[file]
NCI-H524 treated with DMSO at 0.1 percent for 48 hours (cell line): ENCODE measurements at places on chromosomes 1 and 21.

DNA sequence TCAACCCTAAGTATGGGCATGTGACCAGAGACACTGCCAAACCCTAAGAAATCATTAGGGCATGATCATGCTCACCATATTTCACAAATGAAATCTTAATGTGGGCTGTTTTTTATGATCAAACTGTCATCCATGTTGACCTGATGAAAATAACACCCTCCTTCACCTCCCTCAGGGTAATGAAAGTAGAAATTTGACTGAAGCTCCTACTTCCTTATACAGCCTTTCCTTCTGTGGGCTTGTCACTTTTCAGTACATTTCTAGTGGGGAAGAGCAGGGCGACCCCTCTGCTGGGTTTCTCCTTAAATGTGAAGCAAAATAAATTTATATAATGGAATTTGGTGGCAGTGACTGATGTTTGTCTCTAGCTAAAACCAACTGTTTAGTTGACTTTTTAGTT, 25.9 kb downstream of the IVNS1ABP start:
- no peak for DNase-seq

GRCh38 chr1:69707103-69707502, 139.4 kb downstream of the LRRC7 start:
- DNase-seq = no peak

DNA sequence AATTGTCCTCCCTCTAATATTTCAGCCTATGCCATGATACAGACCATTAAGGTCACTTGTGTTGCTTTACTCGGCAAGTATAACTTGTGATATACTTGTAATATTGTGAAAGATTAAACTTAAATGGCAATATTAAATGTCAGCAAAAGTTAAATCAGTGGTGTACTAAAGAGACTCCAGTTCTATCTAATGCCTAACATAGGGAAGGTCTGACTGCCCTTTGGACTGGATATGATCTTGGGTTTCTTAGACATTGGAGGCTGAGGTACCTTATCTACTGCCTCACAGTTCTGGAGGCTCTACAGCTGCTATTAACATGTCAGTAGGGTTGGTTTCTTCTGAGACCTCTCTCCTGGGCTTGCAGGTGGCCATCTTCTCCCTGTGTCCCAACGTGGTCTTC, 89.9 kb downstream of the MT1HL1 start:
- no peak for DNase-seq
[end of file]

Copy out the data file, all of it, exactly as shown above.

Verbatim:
NCI-H524 treated with DMSO at 0.1 percent for 48 hours (cell line): ENCODE measurements at places on chromosomes 1 and 21.

DNA sequence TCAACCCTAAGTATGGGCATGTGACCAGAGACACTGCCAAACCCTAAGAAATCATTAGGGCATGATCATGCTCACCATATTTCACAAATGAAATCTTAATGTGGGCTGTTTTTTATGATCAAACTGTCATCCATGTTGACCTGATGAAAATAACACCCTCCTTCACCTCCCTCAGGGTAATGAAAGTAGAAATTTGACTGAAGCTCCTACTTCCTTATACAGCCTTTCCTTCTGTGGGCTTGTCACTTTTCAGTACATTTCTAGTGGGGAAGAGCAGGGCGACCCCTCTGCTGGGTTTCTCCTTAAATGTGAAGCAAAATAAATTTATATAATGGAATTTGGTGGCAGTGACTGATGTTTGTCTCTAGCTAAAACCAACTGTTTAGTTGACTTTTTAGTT, 25.9 kb downstream of the IVNS1ABP start:
- no peak for DNase-seq

GRCh38 chr1:69707103-69707502, 139.4 kb downstream of the LRRC7 start:
- DNase-seq = no peak

DNA sequence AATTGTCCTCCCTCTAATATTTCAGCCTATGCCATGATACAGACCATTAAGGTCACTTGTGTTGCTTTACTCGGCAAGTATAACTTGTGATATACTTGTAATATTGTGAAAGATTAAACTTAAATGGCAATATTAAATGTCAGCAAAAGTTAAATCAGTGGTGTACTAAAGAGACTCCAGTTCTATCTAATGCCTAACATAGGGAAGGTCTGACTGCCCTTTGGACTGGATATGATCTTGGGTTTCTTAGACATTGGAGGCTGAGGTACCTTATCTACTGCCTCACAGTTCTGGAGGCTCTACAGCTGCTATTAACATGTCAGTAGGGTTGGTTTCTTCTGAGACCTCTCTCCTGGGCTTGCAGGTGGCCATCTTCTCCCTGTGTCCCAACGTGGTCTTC, 89.9 kb downstream of the MT1HL1 start:
- no peak for DNase-seq